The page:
Monday, February 25, 2013

Review: The Sage - Jason Rigby

Personnel: Jason Rigby: tenor and soprano saxophone, flute; Russ Johnson: trumpet; Mike Holober: Fender Rhodes electric piano; Cameron Brown: bass; Gerald Cleaver: drums.

This recording came out a few years ago (2009), but occasionally I see Rigby’s name mentioned in the New York Times, and I’m unfamiliar with his work, so this review falls in the “catching up” category. 

“Magenta” starts with a meter-less duet between Rigby (on tenor sax) and Johnson on a slow theme, with sparse accompaniment from the rhythm players.  Then Johnson solos, alternating between punchy and swooping phrases (a nice mix of traditional and edgy) with a strong sound containing a little buzz.  Rigby comes in near the end of Johnson’s solo, and the tempo picks up.  Rigby plays aggressive, adroit phrases all over the horn with a muscular, clean tone.  His approach is a bit like Billy Harper’s, but more earthy.  Holober then plays a solo of loosely-connected but still cohesive phrases, Cleaver accompanying with a controlled high intensity.  Rigby and Johnson then play the fragmented theme loosely and casually but still like it’s familiar as an old friend.

“Crux” is up-tempo and has a fast, hard boppish theme played by Johnson and Rigby, with the rhythm section quietly churning away.  Rigby on tenor plays melodic, logical, technically impressive phrases in his solo.  Holober plays a brief solo with dense, attention-grabbing phrases.  Then Johnson comes in and plays a solo where he shows off his impressive technique.  Then tenor sax and trumpet improvise together; it’s like Rigby can’t stay out of the music for too long, he’s so full of ideas.

“Shift of Color” has flute and muted trumpet in unison on a slow, romantic theme.  (Rigby has a full, pretty tone on flute with a hint of breathiness.)  Holober plays an echo-y, wandering solo on the Fender Rhodes.  After Holober’s solo, the flute and trumpet repeat the theme, ending the tune without any other solos.

Cleaver begins “The Sage” by himself, then Johnson joins him with some jaunty and bluesy phrases, adding some New Orleans feeling to the cut.  Johnson, with Holober joining in, then plays a series of ascending phrases that trail off into the stratosphere.  Rigby then comes in to join Johnson in unison on an insistent theme.  Holober then plays a funky, distorted solo with stellar support from Cleaver.  Rigby then plays a solo laced with funky and bluesy phrases, sounding a bit like Donny McCaslin, but less showy and more substantial.  The tune ends with Rigby and Johnson in unison again.

“Tone Poem” has a slow theme played by Rigby on tenor sax.  Things speed up with Rigby improvising some darting phrases with sprinting accompaniment from the rhythm section.  Rigby develops some longer phrases and abruptly halts the cut with a repeated high note.

“Slip” starts with a fleet-fingered solo from Brown.  Holober and Cleaver join in, Cleaver playing with subtlety all over the drum set.  Brown and Holober then start an ostinato, and Johnson and Rigby (on soprano sax) play a slow theme in unison.  The beat then becomes somewhat funky and swinging.  Johnson solos briefly with a series of jabbing phrases, then Rigby takes over briefly, then Johnson comes back to join him.  Holober joins the trumpet and sax and the playing becomes pretty collective.  Johnson and Rigby return to the theme in unison to close the cut.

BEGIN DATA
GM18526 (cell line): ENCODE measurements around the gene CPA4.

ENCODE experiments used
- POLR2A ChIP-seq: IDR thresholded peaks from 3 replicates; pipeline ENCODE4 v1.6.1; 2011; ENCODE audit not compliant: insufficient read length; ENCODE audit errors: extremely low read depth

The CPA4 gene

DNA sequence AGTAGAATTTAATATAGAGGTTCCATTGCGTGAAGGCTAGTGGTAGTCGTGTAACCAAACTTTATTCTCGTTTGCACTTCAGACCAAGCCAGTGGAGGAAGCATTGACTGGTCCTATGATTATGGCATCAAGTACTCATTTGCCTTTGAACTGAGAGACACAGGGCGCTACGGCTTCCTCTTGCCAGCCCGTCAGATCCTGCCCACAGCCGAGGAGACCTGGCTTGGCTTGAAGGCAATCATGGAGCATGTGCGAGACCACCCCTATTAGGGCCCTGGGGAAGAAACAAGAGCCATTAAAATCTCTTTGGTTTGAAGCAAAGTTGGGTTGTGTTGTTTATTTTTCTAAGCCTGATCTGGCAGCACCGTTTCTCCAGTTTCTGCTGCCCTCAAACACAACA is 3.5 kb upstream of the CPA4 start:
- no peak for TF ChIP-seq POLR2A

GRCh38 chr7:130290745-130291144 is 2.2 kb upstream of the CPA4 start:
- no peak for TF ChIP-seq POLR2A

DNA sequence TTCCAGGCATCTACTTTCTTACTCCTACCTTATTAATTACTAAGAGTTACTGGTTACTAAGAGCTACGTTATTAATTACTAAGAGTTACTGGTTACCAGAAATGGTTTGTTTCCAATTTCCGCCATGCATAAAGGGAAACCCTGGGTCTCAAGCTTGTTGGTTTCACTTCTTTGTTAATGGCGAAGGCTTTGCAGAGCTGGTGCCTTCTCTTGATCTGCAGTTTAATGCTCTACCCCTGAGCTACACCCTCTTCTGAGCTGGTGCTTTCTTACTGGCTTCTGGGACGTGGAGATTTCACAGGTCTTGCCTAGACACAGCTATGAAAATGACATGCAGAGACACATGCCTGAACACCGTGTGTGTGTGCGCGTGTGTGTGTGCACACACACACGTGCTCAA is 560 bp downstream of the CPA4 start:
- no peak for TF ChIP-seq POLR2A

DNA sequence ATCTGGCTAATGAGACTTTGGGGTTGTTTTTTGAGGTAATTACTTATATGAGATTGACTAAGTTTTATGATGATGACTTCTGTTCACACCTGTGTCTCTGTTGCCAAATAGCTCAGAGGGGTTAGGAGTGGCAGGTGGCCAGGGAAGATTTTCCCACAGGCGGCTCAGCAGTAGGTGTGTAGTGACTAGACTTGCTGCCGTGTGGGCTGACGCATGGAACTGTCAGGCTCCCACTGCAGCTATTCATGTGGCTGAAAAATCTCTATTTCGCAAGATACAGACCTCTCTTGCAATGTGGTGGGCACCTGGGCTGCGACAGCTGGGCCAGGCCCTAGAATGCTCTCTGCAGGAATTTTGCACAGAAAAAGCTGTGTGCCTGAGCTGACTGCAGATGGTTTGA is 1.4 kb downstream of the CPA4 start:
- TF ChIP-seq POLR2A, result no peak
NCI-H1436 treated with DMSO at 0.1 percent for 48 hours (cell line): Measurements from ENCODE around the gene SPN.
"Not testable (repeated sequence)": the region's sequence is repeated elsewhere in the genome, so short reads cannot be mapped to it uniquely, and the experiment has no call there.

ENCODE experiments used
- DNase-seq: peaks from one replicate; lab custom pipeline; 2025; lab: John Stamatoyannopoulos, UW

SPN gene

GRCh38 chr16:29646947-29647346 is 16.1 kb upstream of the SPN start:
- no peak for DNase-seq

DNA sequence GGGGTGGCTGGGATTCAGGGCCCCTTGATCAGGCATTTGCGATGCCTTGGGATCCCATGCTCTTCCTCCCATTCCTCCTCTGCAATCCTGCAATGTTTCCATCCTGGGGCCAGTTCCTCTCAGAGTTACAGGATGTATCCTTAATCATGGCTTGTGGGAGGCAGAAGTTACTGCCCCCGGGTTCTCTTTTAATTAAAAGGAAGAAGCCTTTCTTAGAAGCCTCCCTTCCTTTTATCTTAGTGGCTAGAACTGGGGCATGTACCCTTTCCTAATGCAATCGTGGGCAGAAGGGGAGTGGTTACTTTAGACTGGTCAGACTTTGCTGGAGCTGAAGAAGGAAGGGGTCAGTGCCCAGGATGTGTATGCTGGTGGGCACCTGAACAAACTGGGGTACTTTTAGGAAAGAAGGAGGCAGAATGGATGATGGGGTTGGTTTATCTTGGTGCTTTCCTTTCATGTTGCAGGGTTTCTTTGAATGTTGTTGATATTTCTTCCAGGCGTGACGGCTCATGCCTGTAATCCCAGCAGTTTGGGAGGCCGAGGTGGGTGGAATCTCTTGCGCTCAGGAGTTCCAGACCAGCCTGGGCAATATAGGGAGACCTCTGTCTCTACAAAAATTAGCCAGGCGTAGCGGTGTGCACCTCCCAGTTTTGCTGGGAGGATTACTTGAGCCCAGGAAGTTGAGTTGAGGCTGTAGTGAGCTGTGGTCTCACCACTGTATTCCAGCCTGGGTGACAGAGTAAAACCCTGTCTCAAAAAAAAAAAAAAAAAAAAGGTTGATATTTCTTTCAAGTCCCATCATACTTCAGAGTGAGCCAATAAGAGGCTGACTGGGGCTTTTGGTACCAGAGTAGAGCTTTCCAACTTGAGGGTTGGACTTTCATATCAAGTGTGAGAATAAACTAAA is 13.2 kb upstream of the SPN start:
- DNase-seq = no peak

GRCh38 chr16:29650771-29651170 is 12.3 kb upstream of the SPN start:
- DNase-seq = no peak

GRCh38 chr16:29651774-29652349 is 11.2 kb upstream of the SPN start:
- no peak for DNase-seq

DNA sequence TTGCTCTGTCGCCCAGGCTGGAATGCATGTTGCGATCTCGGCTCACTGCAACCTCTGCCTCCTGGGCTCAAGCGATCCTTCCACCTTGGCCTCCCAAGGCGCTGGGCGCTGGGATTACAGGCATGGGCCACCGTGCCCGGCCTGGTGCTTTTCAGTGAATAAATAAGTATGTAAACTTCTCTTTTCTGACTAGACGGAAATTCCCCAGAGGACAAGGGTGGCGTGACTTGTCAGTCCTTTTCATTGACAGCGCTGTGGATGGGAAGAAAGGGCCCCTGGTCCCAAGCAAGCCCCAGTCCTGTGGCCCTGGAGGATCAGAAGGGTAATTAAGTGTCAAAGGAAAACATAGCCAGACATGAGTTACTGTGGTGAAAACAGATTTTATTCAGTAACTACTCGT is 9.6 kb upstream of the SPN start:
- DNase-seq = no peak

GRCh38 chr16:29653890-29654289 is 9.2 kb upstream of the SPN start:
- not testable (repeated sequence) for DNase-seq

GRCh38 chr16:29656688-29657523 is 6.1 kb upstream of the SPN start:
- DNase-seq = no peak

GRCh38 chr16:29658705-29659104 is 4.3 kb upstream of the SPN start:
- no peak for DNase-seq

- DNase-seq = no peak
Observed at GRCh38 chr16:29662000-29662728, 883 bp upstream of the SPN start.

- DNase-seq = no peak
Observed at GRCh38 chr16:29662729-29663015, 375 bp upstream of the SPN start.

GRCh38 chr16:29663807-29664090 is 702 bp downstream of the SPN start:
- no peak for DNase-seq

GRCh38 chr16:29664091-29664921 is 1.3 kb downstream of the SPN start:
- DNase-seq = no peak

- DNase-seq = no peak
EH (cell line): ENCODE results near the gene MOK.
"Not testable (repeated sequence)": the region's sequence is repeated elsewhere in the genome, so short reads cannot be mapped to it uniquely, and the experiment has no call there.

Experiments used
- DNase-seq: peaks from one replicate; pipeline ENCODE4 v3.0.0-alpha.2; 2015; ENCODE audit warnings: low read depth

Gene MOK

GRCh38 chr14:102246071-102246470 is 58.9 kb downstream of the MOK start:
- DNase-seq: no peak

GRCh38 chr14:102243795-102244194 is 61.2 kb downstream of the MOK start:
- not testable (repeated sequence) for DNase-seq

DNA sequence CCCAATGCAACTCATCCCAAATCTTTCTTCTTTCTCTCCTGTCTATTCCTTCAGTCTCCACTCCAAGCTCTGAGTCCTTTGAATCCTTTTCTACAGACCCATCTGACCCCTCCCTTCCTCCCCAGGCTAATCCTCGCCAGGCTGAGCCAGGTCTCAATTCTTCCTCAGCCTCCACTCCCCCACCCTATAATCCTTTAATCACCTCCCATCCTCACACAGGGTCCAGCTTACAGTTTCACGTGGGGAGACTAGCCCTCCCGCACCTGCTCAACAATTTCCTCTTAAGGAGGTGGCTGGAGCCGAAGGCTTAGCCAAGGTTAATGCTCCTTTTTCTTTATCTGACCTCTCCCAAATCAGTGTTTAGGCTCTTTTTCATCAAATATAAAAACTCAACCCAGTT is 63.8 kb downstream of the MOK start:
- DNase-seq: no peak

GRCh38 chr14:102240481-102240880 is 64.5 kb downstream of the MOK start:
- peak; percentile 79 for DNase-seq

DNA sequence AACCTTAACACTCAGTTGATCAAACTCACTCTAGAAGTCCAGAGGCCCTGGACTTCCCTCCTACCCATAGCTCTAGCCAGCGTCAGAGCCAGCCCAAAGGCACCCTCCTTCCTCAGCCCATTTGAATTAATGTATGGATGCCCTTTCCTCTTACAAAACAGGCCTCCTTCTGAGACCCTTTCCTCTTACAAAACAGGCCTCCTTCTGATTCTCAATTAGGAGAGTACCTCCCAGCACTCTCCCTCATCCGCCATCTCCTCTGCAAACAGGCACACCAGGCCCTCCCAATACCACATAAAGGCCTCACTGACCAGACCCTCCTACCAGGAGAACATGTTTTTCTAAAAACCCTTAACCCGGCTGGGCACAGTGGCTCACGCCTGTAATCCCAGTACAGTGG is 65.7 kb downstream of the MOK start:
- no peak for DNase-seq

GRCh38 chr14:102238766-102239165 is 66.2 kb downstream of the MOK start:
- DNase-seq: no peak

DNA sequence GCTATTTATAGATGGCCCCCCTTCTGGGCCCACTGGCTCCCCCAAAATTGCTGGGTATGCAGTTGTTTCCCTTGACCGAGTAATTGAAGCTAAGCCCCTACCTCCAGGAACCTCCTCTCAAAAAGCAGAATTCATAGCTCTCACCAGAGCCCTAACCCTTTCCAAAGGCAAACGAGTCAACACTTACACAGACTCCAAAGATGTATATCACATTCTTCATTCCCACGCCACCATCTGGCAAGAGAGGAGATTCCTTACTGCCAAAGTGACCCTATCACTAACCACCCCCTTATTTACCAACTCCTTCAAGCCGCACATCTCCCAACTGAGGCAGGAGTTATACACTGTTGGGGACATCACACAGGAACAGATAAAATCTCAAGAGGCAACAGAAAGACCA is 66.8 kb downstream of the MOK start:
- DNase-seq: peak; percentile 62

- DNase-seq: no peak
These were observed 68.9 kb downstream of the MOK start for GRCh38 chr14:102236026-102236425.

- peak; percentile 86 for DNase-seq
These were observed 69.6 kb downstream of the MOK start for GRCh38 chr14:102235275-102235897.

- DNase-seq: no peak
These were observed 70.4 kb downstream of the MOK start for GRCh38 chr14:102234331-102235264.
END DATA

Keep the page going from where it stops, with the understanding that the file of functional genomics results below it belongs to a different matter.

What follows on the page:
“The Archer” has an angular, mid-tempo rhythmic background against which Johnson and Rigby play a floating melody.  Johnson then plays a growling, harsh solo while the rhythm section is anchor solid.  Rigby’s solo on tenor sax is more straightforward but just as engaging.  The cut then moves into a double-time section, with Rigby and Johnson playing a line in unison.  Holober then plays an excellent, Chick Corea-ish solo.  The bass and drums take over for a while and the floating theme returns, nicely contrasting with the racing rhythmic background.  Brown improvises briefly, with Cleaver accompanying him, to close out the tune.

“Jealous Moon” has a slow, meter-less start, then Brown starts a funky bass line.  Rigby and Johnson then play a slow, discreet melody in unison.  Rigby plays a solo on soprano sax chock full of musical ideas.  Holober then plays a thoughtful solo with equally thoughtful support from Brown and Cleaver.

The Sage is a recording of interesting, fresh, serious jazz.  The tunes are not typical themes with a matching rhythm and harmony but more like tone poems each with a loosely connected, often contrasting, rhythmic background and an elusive harmonic structure.  Somehow Rigby and his team take these loose materials and create something very cohesive and surprisingly accessible.  The rhythm players couldn’t be better for this music: Holober is a fine soloist, and his adherence to the electric piano gives the recording a slightly retro, 70’s feel; Brown is rock solid, and Cleaver is consistently excellent, laying down rhythms that should clash with the melodies but somehow still work.  Rigby is an inspiring saxophonist, possessing an apparently endless supply of musical ideas, communicating them with impressive but never showy technique and a strong, attractive tone.  If you want a recording that’s more edgy than typical theme-solos-theme jazz but is still accessible and easy on the ears, you shouldn’t miss this recording.

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